Now, it’s true that Fisher is not a retail broker.  He’s a registered investment advisor managing $39.2 billion on behalf of 27,600 clients according to his SEC filings.  He also has 399 employees who “perform investment advisory functions” according to documents at the SEC. 

In addition to new clients coming in from all those ads stalking internet users, Fisher’s SEC filings explain how referrals come from brokerage firms as well.  (“FI” in the following stands for Fisher Investments.) 

“From time to time, FI has client referral relationships with outside vendors and/or independent, unaffiliated third-party custodians which provide services that may include custody of securities, trade execution, and clearance and settlement of transactions. Potential conflicts of interest may arise from these referral relationships, as FI may receive certain economic benefits through its participation in these relationships. In addition, FI may have an incentive to recommend to clients that their assets be held with the third-party custodians with which FI has referral relationships, although there is no direct link between FI’s involvement in referral relationships and the investment advice it gives to its clients. FI also has incentives for its sales personnel to solicit and refer clients. FI occasionally pays a referral fee to third party solicitors. No fee is paid unless a signed contract is executed and the prospective client signs a disclosure form that contains the details of the referral agreement. FI’s participation in referral relationships does not reduce or eliminate FI’s fiduciary duties to put the interests of its clients first and seek best execution in securities transactions on behalf of its clients.”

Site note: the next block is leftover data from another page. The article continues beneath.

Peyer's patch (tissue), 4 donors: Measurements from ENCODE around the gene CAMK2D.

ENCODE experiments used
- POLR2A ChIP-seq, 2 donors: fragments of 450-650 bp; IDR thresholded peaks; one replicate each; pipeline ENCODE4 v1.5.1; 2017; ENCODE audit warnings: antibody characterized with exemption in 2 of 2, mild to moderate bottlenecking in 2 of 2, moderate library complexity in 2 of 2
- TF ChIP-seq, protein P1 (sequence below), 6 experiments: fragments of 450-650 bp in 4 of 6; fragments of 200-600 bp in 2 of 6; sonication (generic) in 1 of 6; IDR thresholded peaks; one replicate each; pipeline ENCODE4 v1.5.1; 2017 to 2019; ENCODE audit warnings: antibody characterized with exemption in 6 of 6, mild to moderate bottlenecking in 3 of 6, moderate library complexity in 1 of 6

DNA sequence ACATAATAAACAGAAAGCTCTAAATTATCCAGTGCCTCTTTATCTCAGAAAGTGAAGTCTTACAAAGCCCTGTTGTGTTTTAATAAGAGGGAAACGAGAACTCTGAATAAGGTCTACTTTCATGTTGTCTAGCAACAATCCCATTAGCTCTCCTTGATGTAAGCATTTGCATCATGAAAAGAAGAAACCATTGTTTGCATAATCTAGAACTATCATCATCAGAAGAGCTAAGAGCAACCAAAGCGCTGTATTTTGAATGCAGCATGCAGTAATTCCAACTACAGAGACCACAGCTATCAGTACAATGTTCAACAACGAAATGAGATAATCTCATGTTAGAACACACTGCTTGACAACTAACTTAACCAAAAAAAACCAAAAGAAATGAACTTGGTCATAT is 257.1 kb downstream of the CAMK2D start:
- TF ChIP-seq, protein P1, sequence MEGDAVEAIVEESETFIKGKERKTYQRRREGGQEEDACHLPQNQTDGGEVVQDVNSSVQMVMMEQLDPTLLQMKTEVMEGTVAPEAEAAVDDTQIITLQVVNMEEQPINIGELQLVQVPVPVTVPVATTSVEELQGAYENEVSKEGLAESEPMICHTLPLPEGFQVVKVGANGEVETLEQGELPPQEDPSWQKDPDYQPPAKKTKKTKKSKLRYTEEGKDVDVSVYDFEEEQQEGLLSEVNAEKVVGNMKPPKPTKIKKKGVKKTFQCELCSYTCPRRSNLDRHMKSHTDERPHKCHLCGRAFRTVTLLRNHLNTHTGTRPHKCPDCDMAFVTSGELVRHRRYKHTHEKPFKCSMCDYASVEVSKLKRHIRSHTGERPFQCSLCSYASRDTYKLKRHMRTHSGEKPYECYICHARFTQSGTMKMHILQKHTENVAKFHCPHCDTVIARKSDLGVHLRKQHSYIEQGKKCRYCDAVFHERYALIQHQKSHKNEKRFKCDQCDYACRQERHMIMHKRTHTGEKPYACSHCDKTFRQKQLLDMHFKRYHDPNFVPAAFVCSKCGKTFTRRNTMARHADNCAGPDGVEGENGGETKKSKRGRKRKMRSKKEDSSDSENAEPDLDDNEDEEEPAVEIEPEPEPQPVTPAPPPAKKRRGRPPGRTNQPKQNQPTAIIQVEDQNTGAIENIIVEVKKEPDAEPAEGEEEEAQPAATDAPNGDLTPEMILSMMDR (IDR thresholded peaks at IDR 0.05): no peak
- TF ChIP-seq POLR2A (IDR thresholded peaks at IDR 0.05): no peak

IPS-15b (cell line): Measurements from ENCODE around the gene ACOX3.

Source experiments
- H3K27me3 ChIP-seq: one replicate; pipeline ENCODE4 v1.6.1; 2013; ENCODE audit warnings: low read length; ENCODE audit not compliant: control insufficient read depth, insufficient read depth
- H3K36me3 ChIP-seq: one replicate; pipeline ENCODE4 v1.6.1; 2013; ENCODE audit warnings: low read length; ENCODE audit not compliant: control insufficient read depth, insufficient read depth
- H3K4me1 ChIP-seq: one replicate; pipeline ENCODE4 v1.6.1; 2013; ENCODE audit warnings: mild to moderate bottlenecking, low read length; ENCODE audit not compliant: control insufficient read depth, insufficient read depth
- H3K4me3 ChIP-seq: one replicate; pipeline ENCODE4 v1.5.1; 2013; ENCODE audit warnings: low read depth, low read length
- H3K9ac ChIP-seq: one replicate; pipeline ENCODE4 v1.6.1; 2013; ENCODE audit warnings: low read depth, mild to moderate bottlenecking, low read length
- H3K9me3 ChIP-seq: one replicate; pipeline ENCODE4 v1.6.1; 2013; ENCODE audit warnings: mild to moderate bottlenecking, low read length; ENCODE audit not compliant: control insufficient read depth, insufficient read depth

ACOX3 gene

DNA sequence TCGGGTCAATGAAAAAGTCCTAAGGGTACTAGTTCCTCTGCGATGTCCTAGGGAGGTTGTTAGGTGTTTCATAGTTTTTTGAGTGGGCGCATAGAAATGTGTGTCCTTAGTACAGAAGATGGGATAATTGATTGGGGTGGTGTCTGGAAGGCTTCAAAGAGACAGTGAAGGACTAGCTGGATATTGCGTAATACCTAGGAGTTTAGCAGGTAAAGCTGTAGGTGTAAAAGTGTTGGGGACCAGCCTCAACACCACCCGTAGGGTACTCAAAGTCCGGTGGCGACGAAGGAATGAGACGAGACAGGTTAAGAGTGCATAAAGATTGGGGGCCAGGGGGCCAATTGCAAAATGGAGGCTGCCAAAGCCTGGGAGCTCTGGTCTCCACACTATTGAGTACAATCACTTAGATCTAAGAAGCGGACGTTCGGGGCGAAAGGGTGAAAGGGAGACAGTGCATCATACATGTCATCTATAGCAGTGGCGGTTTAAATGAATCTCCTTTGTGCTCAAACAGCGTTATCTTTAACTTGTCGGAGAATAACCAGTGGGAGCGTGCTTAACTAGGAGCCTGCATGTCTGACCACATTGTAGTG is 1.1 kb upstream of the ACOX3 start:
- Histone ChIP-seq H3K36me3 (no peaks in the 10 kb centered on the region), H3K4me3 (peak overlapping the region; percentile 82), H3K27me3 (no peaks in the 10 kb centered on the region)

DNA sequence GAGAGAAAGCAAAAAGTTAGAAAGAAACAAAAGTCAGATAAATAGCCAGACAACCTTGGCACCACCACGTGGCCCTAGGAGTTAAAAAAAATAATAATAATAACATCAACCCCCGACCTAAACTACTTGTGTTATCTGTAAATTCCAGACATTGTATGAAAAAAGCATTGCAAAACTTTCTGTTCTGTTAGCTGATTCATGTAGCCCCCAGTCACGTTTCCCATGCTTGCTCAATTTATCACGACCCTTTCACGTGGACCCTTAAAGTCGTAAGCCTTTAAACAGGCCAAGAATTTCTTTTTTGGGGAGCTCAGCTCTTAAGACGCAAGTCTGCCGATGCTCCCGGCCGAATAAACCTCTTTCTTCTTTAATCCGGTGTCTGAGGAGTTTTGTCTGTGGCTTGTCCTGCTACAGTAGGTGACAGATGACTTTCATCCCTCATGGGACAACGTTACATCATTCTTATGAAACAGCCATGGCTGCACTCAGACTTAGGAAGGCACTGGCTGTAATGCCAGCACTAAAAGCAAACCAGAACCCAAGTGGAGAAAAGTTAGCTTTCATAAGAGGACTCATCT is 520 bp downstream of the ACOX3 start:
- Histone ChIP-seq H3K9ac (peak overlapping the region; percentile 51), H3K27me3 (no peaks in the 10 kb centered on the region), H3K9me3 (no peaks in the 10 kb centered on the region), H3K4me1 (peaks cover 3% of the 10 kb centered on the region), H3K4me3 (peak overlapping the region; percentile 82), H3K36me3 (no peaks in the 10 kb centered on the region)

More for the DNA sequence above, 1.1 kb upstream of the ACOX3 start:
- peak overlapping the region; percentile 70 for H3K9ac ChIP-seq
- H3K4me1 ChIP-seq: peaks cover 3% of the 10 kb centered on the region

Under the topic, “Other Compensation,” Fisher Investments adds: 

“FI may have obligations under referral programs with custodians with respect to certain clients, including certain clients who become clients of FI as part of its merger and acquisition activities. Pursuant to such programs, FI is obligated to pay the custodian an ongoing fee, usually as a percentage of the fees billed to the account or a percentage of the assets in the account, with a one-time fee generally payable in the event the account is transferred away from such custodian. Since the one-time fee is generally higher than the ongoing fee, FI will have an incentive to maintain the account at the existing custodian.”

There are many curious elements of the above two paragraphs, but none more curious than these words: “its merger and acquisition activities.” Fisher is a columnist touting stocks in a business magazine; he’s written nine investment books, including four bestsellers; he and his firm manage $39.2 billion for 27,600 clients.  And, now we learn he’s also performing the functions of an investment bank, i.e., mergers and acquisitions.

I don’t know about you, but that’s just way too many hats for me.